The contraction of the Ukrainian economy resulted in an increase of unemployment. While country’s economy steadily recovers, the pre-crisis rate of unemployment still seems hard to achieve.
The Economic downturn, as well as reduction of business activities, provoked the increase of unemployment rate. Some companies went bankrupt while others started cutting expenses including those for staff. The increase of minimal wage rate up to UAH 3200 also played its part in this game. It forced companies which were unable to increase their wage funding to shift their employees to part time employment or even to an unofficial one. The increase of minimal wage rate also negatively influenced small enterprises operating under the simplified tax system.
Unemployment restrains economic development
Unemployment causes a negative socio-economic impact on the state and its population. The government loses millions in taxes while increasing expenditures for payment of unemployment benefits. According to the Okun’s law increase of unemployment rate by 1% over the country’s natural unemployment rate, results in GDP decrease by 2-3%. In the meantime, the unemployment benefits are so small that it’s practically impossible to get by with it.
Another negative consequence of the unemployment increase is the additional financial burden it creates for employed population. Taking into account existing demographic crisis in Ukraine the trend gets even more severe, resulting in a permanent increase of social contributions deducted from salaries to the Pension Fund.
The highest unemployment rate is amongyoung adults under 24 years old
According to the State Statistics Service of Ukraine the unemployment rate in Ukraine increased by 2% in 2014 and since then remains at the same level. In the first half of 2016, the unemployment rate was 9.4%, while the situation with unemployment among youth was, even more, alerting amounting to 14.7%. The unwillingness of young adults to take blue-collar jobs, as well as relocate to rural areas and be employed in the agricultural sector are key factors contributing to the high unemployment rate for this category of population. The highest unemployment rate is among young males from 15 to 24 years old (25,6%), while this indicator for females of the same age group is 6% lower.
The unemployment indicators significantly differ depending on the region
The key reasons behind this are the different level of economic development of regions as well as a volatile political situation in some of them. The lowest unemployment rate is observed in Odessa, Kyiv, and Dnipropetrovsk regions, while the highest is registered in Lugansk, Donetsk and Poltava areas.
At the same time, the correlation between the proposition and demand for the workforce in regions differs significantly. On average, there are 95 applicants per 1 vacancy in Ukraine, compared to 105 applicants last year. This is explained by the fact that the number of vacancies has increased this year. Volyn region has recently appeared among 3 leading regions with the lowest number of applications (59) per 1 vacancy having taken on Dnipropetrovsk region. In the meantime, Hmelnitskiy region joined the list of top 3 regions with highest application rate (205) per 1 vacancy having outpaced Poltava region.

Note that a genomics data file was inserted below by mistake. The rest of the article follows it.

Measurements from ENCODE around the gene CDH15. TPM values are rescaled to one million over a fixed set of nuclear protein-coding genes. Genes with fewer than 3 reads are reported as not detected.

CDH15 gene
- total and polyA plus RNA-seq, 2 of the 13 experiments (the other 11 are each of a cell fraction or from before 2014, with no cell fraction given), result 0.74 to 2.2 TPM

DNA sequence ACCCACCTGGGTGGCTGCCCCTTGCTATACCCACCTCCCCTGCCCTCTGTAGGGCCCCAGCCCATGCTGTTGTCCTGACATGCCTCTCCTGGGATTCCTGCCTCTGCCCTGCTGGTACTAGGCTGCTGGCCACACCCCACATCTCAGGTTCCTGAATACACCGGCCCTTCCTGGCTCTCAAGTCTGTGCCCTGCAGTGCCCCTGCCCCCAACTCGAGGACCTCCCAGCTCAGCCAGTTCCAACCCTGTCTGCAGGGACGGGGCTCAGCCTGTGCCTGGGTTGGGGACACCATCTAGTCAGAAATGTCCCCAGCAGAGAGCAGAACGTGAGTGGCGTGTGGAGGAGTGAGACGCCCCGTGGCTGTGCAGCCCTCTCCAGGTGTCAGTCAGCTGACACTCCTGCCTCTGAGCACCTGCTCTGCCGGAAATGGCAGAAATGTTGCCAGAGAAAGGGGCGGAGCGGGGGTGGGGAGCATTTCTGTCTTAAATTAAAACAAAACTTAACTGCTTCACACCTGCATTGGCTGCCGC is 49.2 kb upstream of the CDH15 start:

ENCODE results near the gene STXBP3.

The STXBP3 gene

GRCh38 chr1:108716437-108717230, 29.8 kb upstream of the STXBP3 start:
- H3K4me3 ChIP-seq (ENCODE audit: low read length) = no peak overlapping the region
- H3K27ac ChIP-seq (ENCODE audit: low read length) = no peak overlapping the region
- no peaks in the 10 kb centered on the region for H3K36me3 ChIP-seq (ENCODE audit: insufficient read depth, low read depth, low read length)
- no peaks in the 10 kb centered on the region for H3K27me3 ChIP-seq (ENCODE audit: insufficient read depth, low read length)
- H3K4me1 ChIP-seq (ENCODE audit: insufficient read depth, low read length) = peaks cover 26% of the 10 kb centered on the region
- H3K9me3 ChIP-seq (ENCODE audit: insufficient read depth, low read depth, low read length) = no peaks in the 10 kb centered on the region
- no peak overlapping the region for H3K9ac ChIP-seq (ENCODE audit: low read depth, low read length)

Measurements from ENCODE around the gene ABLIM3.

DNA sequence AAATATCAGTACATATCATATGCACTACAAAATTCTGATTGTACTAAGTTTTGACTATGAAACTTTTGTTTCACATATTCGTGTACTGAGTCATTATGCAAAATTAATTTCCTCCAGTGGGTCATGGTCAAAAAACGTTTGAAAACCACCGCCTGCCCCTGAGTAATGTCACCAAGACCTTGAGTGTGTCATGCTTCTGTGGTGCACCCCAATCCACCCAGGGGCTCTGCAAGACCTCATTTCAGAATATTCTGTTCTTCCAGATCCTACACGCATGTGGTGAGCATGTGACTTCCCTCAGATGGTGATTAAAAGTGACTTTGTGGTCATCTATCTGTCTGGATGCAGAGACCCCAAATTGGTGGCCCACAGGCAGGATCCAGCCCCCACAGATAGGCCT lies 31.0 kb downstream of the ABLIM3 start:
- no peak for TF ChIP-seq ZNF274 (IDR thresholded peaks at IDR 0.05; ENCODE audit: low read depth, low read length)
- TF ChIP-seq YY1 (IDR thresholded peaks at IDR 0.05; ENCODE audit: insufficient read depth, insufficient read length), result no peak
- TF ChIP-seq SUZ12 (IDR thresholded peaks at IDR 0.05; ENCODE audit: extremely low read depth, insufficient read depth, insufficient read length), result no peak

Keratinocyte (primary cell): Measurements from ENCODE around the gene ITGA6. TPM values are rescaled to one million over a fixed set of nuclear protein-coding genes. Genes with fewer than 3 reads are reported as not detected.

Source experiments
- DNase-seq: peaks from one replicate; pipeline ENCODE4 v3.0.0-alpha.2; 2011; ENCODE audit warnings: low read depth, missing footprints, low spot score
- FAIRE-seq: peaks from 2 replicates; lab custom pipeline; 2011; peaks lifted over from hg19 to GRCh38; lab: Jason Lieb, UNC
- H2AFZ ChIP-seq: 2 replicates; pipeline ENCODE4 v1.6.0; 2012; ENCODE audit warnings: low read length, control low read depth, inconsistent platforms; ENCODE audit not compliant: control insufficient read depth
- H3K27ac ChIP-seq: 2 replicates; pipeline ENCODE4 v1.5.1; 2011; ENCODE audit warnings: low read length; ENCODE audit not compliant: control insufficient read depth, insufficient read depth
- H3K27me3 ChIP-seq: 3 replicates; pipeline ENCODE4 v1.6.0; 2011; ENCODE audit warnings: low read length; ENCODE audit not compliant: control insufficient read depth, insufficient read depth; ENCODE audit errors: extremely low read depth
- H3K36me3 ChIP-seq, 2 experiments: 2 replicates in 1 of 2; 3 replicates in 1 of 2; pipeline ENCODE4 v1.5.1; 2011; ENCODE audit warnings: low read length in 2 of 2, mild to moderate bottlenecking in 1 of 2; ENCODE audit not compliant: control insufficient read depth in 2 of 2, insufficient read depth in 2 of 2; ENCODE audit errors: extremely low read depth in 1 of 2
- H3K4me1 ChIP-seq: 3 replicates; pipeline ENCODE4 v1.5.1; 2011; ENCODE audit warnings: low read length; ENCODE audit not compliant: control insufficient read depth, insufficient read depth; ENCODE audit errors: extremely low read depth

The senior management positions are hardest to find
Today senior managers are least likely to find employment, while processing industry specialists are most likely to succeed. Traditionally there are a lot of sales managers’ and sales assistants’ vacancies on the market. Compared to 2015 the demand for employees increased across all sectors, while in financial sector it skyrocketed by 110%.
Choosing the profession with the highest level of demand on the market is the first step towards employment
Another reason behind high unemployment rate is that people choose professions which are not demanded by the market. As a result, Ukraine has an excess of specialists in certain industries and lack in others. Additional training and change of profession of those temporary unemployed coupled with comprehensive reforms of secondary and higher education may become a solution to this problem. When choosing a profession one has to pay attention not only to a number of vacancies in this or that sector but to the trends as well: decreasing demand for specialists in a particular sector may indicate that certain professions will become irrelevant soon. On the contrary, the increasing demand for certain specialists demonstrates that in the nearest future the particular sector will offer broad opportunities for the career development.
The decrease of unemployment rate will stimulate the growth of the Ukrainian economy. At the same time overcoming this challenge requires a number of changes, including the formation of the demand for certain specialists from the side of the government, the introduction of relevant education subsidies and as well as the implementation of comprehensive economic reforms supplemented with investments attraction.